We based our attacks on the FGSM method (Goodfellow et al., 2014) for its low computational requirements. We implemented FGSM ourselves, rather than modify the reference implementation in cleverhans, for ease of implementation (Papernot et al., 2016a).

Our final HSV2 attack combines masking and constant chroma. We attacked the generic DCNN architecture described in the Keras documentation.

Layer Type Hyperparameters

Convolution + Relu

32x3x3
Convolution + Relu 32x3x3
Maxpool 2x2
Dropout 0.25
Convolution + Relu 64x3x3
Convolution + Relu 64x3x3
Maxpool 2x2
Dropout 0.25
Flatten
Dense 512
Dropout 0.5
Dense + Softmax 10
Table 1: Our DCNN architecture.

For masking, we built our own simple measure of high frequency. For each pixel’s color channel, we calculated two means: the mean of the above and below pixel’s color channels, and the mean of the left and right color channels. We ignored pixels on the edge.

With the vertical mean and horizontal mean in hand, we calculated the absolute value of the pixel channel’s deviation from each of these means. Then we took the min of those two deviations. This is our approximation of frequency for a pixel’s individual color channel.

For each pixel, we took the max of the three color channels. This is our approximation of frequency for a pixel. We reasoned that even if say the Red and Green deviations from mean were low, a large deviation in Blue would still cause the HVS to perceive high frequency.

With an estimate of frequency for each individual pixel, we only allowed FGSM to adjusted pixels that had a higher than 0.01 frequency measure. Any pixel with a lower frequency was not perturbed.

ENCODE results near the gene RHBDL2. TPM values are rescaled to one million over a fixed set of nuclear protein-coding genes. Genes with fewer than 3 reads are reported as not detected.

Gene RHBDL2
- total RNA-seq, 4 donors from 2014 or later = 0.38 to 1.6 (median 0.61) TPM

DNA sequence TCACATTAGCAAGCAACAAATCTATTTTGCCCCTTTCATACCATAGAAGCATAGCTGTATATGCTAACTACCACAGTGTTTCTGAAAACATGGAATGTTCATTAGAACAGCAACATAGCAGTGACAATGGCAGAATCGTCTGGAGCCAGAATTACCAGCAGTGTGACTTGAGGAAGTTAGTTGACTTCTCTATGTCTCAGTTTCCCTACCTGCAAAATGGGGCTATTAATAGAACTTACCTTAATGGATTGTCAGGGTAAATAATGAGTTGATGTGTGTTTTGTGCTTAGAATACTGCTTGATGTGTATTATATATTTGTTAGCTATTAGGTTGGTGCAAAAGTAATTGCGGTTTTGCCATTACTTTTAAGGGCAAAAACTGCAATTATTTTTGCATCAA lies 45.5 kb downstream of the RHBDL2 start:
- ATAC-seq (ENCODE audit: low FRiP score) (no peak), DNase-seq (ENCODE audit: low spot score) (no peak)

As described below, our initial hypothesis of constant luma failed to product effective results but led us to the approach of constant chroma. We approximated constant chroma by only allowing FGSM to operate on pixels where all three color channels were either positive or negative.

We ran our attack on 100 images from CIFAR10. We found that the majority of the FGSM adversarial examples were indistinguishable. For the handful of FGSM examples that were distinguishable, the HVS2 would somtimes generate subjectively better images (less distinguishable) images, but sometimes would generate images. See Figures 3 and 4 for examples of good and bad output.

(a) Original image.
(b) FGSM attack.
(c) HVS2 attack.
Figure 3: The good results. The clean images in column (a) show ”smooth” low frequency regions. The FGSM attacked images in column (b) show ”rainbow snow” in those regions. The HVS2 attacked images in column (c) reduce chroma changes and hide adversarial pixels in high frequency areas, leading to a visually difficult to distinguish adversarial image.
(a) Original image.
(b) FGSM attack.
(c) HVS2 attack.
Figure 4: The bad results. The clean images in column (a) don’t have enough high frequency areas to hide adversarial pixels. The FGSM attacked images in column (b) show ”rainbow snow” in low frequency regions. The HVS2 attacked images in column (c) attempt to place adversarial pixels in the few low frequency pixels, leading to large changes.

4 Other approaches that failed

Our initial hypothesis on luma and chroma was to convert the image pixels from RGB to YUV, an HSV oriented colormap that separate luma (Y) from chroma (U and V). To implement that hypothesis, we converted the gradients generated by FGSM into YUV space, then clip to zero any perturbations to the Y (luma) channel. We used the Tensorflow implementation

(Abadi et al., 2015), which uses the matrices in Equations 1 and 2. We would take our RGB image, apply the matrix to get a YUV image, apply the YUV gradients, then convert back to RGB.